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VENICE 2016 France

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François Ozon and Stéphane Brizé vying for the Golden Lion

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- The two filmmakers have their eyes on the prize with Frantz and A Woman’s Life; a majority French production by Wim Wenders and three minority French films are also in the running

François Ozon and Stéphane Brizé vying for the Golden Lion
Frantz by François Ozon

French film production has a strong presence in the competition of the 73rd Venice Film Festival (31 August-10 September 2016): of the 20 contenders for the Golden Lion, three are majority French productions, three are minority French ones, and two other films are being sold by France.

Following 5x2 [+see also:
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]
in 2004 and Potiche [+see also:
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]
in 2010, François Ozon will be taking part in the quest for the Golden Lion for the third time with Frantz [+see also:
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film focus
Q&A: François Ozon
film profile
]
, which stars Pierre Niney, Paula Beer, Ernst Stötzner, Marie Gruber, Johann von Bülow and Anton von Lucke. The screenplay, written by the director and loosely based on Broken Lullaby by Ernst Lubitsch, unfolds in a small village in Germany, just after World War One. Every day, Anna goes to visit the grave of her fiancé, Frantz, who was killed on the front line in France. But one day, a young Frenchman comes to pay his respects at the grave of his German friend. His presence will soon spark heated reactions in the town... Produced by Éric and Nicolas Altmayer for Mandarin Cinéma, Frantz had a budget of €9.47 million, including co-productions by France 2 Cinéma, Foz, Mars Films (which will bring the movie out in France on 7 September), Films Distribution (which is in charge of the international sales) and German outfit X Filme, pre-purchases by Canal+ and Ciné+, and backing from the French-German mini co-production treaty, among other sources. As a reminder, this is the 16th feature by 48-year-old Ozon, who has also been included in competition twice at Cannes (in 2003 with Swimming Pool [+see also:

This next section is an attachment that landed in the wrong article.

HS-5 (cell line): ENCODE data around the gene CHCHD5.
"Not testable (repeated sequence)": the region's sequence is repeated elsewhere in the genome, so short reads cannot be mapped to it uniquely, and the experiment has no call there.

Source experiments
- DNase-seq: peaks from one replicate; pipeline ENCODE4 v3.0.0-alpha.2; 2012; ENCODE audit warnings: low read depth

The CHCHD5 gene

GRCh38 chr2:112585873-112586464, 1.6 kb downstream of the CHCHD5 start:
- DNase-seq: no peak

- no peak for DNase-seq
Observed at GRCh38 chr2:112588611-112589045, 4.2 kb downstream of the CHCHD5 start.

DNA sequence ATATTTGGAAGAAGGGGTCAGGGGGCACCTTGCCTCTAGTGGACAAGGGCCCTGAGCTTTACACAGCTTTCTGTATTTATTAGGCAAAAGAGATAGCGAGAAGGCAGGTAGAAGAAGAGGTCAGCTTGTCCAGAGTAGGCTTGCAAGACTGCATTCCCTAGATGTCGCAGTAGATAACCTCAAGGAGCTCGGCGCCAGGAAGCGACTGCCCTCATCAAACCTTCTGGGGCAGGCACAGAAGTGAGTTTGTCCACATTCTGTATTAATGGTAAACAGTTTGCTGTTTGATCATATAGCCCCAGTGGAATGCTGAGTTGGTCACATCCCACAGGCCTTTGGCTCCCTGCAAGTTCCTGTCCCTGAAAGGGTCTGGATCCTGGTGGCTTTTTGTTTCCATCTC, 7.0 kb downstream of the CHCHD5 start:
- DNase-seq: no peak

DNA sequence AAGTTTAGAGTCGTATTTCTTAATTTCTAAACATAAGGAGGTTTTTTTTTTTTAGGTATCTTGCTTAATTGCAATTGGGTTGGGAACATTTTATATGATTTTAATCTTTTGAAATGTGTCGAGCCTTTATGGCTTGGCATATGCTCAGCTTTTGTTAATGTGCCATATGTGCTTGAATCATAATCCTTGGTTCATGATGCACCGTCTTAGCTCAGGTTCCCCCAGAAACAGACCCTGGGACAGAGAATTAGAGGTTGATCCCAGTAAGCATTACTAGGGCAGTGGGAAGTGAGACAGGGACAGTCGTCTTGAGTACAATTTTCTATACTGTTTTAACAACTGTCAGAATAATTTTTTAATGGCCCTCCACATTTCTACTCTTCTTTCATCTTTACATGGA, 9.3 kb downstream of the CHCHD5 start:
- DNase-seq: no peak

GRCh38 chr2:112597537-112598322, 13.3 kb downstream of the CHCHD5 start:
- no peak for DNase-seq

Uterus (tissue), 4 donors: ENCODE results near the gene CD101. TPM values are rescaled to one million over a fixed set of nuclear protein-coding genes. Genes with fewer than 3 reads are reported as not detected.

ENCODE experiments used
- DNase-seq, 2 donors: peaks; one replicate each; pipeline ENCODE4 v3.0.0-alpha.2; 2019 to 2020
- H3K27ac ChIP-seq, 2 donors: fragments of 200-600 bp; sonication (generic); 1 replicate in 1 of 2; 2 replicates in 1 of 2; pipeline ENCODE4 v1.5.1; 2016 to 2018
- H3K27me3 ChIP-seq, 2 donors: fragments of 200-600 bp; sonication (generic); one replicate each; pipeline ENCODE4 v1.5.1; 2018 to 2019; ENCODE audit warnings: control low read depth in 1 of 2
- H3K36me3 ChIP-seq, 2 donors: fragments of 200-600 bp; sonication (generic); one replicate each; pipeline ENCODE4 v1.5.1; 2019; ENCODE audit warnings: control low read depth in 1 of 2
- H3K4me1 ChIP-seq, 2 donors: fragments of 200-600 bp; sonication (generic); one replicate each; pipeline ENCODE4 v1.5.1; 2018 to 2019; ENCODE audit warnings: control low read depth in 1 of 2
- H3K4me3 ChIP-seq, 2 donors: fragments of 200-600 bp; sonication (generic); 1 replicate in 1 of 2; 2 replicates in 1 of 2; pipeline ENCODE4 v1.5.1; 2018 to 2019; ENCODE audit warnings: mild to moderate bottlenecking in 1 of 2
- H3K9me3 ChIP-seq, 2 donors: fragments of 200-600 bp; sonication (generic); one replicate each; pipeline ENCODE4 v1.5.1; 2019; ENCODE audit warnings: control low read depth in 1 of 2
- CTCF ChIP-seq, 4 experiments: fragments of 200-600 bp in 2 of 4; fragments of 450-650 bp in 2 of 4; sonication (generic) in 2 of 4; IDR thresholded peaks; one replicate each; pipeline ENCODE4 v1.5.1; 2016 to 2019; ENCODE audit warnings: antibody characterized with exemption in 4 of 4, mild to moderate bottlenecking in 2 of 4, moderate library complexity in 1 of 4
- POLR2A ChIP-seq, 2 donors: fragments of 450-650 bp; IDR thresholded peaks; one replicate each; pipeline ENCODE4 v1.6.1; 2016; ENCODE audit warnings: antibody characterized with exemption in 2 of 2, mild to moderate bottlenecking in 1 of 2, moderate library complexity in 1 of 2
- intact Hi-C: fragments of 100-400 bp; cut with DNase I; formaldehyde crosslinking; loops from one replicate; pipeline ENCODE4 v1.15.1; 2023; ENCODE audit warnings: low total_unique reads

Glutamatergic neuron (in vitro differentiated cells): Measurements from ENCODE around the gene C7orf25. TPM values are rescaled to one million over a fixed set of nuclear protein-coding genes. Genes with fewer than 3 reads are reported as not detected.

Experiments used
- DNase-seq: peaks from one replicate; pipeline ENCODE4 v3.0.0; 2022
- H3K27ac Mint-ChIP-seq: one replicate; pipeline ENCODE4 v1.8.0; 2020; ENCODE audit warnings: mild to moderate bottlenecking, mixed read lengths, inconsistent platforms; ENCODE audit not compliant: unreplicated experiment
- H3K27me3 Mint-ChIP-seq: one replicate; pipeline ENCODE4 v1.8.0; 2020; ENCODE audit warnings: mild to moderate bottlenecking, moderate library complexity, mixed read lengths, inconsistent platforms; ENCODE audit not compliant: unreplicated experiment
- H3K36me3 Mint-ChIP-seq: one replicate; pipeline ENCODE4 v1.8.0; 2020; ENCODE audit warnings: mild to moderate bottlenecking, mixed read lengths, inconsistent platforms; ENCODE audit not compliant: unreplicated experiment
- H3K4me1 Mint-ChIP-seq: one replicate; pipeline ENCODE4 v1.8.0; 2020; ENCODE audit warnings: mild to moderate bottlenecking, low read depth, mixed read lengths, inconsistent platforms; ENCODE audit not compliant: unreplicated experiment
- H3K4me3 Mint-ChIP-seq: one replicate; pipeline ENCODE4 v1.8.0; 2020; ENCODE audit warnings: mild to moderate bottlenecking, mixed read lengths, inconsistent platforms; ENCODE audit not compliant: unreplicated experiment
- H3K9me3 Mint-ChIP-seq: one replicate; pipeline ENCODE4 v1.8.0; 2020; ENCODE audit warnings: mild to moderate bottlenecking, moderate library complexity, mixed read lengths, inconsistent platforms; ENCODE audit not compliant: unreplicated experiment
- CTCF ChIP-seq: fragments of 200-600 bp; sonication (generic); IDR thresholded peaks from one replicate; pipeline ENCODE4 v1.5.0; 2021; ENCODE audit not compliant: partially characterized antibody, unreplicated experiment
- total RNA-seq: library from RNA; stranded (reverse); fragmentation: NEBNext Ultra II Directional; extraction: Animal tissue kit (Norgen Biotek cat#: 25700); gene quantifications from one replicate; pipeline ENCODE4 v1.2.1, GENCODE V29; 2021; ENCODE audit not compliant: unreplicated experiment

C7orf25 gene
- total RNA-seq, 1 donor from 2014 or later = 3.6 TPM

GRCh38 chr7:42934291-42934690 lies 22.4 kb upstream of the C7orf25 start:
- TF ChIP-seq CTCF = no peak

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and 2013 with Young and Beautiful [+see also:
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interview: François Ozon
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]
) and four times at Berlin (in 2000 with Water Drops on Burning Rocks, 2002 with 8 Women [+see also:
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]
, 2007 with Angel [+see also:
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]
and 2009 with Ricky [+see also:
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]
). Ozon also took home the Golden Shell at San Sebastián in 2012 thanks to In the House [+see also:
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]
; he was also in competition at the Basque gathering in 2000 with Under the Sand [+see also:
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]
, in 2009 with The Refuge [+see also:
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]
, which won him a Special Jury Prize, and in 2014 with The New Girlfriend [+see also:
trailer
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interview: François Ozon
film profile
]
.

(The article continues below - Commercial information)Cine Iberoamericano Int

Forty-nine-year-old Stéphane Brizé will appear in competition at Venice for the first time with A Woman’s Life [+see also:
film review
trailer
film focus